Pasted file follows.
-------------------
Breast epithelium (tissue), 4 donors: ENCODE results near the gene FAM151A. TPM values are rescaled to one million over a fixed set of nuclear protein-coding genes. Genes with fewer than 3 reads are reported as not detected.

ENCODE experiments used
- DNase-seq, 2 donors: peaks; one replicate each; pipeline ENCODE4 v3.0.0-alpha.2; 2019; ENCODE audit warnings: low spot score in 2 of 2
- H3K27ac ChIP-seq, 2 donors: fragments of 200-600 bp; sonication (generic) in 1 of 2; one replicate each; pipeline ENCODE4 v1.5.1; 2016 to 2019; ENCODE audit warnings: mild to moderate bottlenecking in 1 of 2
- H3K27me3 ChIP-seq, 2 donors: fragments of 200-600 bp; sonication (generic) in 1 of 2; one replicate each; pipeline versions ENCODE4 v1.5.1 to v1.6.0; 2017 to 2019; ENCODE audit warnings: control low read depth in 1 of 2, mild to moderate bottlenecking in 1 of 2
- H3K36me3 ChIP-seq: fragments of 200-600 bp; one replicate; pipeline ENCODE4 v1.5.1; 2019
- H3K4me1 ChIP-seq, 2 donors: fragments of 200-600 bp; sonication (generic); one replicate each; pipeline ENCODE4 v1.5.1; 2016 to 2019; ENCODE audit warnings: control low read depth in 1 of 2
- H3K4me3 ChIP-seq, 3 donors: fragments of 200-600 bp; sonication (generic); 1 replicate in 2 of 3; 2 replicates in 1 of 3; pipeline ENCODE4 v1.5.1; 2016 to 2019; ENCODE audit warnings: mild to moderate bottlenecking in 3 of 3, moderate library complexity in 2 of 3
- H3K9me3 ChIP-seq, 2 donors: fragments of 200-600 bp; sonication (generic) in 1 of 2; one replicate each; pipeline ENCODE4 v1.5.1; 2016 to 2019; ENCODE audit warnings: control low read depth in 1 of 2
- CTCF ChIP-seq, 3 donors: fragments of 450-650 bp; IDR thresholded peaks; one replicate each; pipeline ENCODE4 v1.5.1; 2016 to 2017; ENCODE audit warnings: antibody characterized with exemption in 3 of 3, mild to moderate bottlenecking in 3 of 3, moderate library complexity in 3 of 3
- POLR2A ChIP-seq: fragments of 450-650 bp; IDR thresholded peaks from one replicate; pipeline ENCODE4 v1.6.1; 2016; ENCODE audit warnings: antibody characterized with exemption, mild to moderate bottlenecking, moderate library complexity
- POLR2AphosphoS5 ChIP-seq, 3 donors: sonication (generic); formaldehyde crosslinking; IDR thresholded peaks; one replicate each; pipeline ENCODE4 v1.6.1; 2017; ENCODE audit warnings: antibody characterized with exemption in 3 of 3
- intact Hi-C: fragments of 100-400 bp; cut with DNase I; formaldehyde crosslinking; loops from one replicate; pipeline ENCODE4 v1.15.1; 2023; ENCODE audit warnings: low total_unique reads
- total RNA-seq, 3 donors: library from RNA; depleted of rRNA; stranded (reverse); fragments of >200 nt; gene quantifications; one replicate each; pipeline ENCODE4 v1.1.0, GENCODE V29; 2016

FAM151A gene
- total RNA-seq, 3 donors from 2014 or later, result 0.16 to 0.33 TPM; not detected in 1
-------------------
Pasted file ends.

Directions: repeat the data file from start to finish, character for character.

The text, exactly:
Breast epithelium (tissue), 4 donors: ENCODE results near the gene FAM151A. TPM values are rescaled to one million over a fixed set of nuclear protein-coding genes. Genes with fewer than 3 reads are reported as not detected.

ENCODE experiments used
- DNase-seq, 2 donors: peaks; one replicate each; pipeline ENCODE4 v3.0.0-alpha.2; 2019; ENCODE audit warnings: low spot score in 2 of 2
- H3K27ac ChIP-seq, 2 donors: fragments of 200-600 bp; sonication (generic) in 1 of 2; one replicate each; pipeline ENCODE4 v1.5.1; 2016 to 2019; ENCODE audit warnings: mild to moderate bottlenecking in 1 of 2
- H3K27me3 ChIP-seq, 2 donors: fragments of 200-600 bp; sonication (generic) in 1 of 2; one replicate each; pipeline versions ENCODE4 v1.5.1 to v1.6.0; 2017 to 2019; ENCODE audit warnings: control low read depth in 1 of 2, mild to moderate bottlenecking in 1 of 2
- H3K36me3 ChIP-seq: fragments of 200-600 bp; one replicate; pipeline ENCODE4 v1.5.1; 2019
- H3K4me1 ChIP-seq, 2 donors: fragments of 200-600 bp; sonication (generic); one replicate each; pipeline ENCODE4 v1.5.1; 2016 to 2019; ENCODE audit warnings: control low read depth in 1 of 2
- H3K4me3 ChIP-seq, 3 donors: fragments of 200-600 bp; sonication (generic); 1 replicate in 2 of 3; 2 replicates in 1 of 3; pipeline ENCODE4 v1.5.1; 2016 to 2019; ENCODE audit warnings: mild to moderate bottlenecking in 3 of 3, moderate library complexity in 2 of 3
- H3K9me3 ChIP-seq, 2 donors: fragments of 200-600 bp; sonication (generic) in 1 of 2; one replicate each; pipeline ENCODE4 v1.5.1; 2016 to 2019; ENCODE audit warnings: control low read depth in 1 of 2
- CTCF ChIP-seq, 3 donors: fragments of 450-650 bp; IDR thresholded peaks; one replicate each; pipeline ENCODE4 v1.5.1; 2016 to 2017; ENCODE audit warnings: antibody characterized with exemption in 3 of 3, mild to moderate bottlenecking in 3 of 3, moderate library complexity in 3 of 3
- POLR2A ChIP-seq: fragments of 450-650 bp; IDR thresholded peaks from one replicate; pipeline ENCODE4 v1.6.1; 2016; ENCODE audit warnings: antibody characterized with exemption, mild to moderate bottlenecking, moderate library complexity
- POLR2AphosphoS5 ChIP-seq, 3 donors: sonication (generic); formaldehyde crosslinking; IDR thresholded peaks; one replicate each; pipeline ENCODE4 v1.6.1; 2017; ENCODE audit warnings: antibody characterized with exemption in 3 of 3
- intact Hi-C: fragments of 100-400 bp; cut with DNase I; formaldehyde crosslinking; loops from one replicate; pipeline ENCODE4 v1.15.1; 2023; ENCODE audit warnings: low total_unique reads
- total RNA-seq, 3 donors: library from RNA; depleted of rRNA; stranded (reverse); fragments of >200 nt; gene quantifications; one replicate each; pipeline ENCODE4 v1.1.0, GENCODE V29; 2016

FAM151A gene
- total RNA-seq, 3 donors from 2014 or later, result 0.16 to 0.33 TPM; not detected in 1